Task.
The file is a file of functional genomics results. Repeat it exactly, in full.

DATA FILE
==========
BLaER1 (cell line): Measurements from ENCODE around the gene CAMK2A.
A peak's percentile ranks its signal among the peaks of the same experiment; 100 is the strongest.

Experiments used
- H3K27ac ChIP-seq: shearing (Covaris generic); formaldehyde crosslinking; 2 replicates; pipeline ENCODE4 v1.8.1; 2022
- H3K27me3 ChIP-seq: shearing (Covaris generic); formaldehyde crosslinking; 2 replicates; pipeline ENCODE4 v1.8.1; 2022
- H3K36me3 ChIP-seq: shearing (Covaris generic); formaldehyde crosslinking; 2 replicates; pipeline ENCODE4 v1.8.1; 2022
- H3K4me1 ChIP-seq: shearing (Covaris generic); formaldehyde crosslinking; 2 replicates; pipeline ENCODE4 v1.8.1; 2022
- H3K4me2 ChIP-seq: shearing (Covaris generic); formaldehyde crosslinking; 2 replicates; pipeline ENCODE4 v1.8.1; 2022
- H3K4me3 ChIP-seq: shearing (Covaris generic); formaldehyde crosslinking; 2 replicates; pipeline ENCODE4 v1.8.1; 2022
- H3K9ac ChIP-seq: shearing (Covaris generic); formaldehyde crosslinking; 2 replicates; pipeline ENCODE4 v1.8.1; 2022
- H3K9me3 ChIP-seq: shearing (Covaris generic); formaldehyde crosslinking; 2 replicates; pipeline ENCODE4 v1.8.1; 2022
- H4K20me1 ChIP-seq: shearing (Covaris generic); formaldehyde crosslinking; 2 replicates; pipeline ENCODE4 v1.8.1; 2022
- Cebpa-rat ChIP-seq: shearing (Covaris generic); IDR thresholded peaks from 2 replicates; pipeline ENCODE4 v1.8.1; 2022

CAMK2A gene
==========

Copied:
BLaER1 (cell line): Measurements from ENCODE around the gene CAMK2A.
A peak's percentile ranks its signal among the peaks of the same experiment; 100 is the strongest.

Experiments used
- H3K27ac ChIP-seq: shearing (Covaris generic); formaldehyde crosslinking; 2 replicates; pipeline ENCODE4 v1.8.1; 2022
- H3K27me3 ChIP-seq: shearing (Covaris generic); formaldehyde crosslinking; 2 replicates; pipeline ENCODE4 v1.8.1; 2022
- H3K36me3 ChIP-seq: shearing (Covaris generic); formaldehyde crosslinking; 2 replicates; pipeline ENCODE4 v1.8.1; 2022
- H3K4me1 ChIP-seq: shearing (Covaris generic); formaldehyde crosslinking; 2 replicates; pipeline ENCODE4 v1.8.1; 2022
- H3K4me2 ChIP-seq: shearing (Covaris generic); formaldehyde crosslinking; 2 replicates; pipeline ENCODE4 v1.8.1; 2022
- H3K4me3 ChIP-seq: shearing (Covaris generic); formaldehyde crosslinking; 2 replicates; pipeline ENCODE4 v1.8.1; 2022
- H3K9ac ChIP-seq: shearing (Covaris generic); formaldehyde crosslinking; 2 replicates; pipeline ENCODE4 v1.8.1; 2022
- H3K9me3 ChIP-seq: shearing (Covaris generic); formaldehyde crosslinking; 2 replicates; pipeline ENCODE4 v1.8.1; 2022
- H4K20me1 ChIP-seq: shearing (Covaris generic); formaldehyde crosslinking; 2 replicates; pipeline ENCODE4 v1.8.1; 2022
- Cebpa-rat ChIP-seq: shearing (Covaris generic); IDR thresholded peaks from 2 replicates; pipeline ENCODE4 v1.8.1; 2022

CAMK2A gene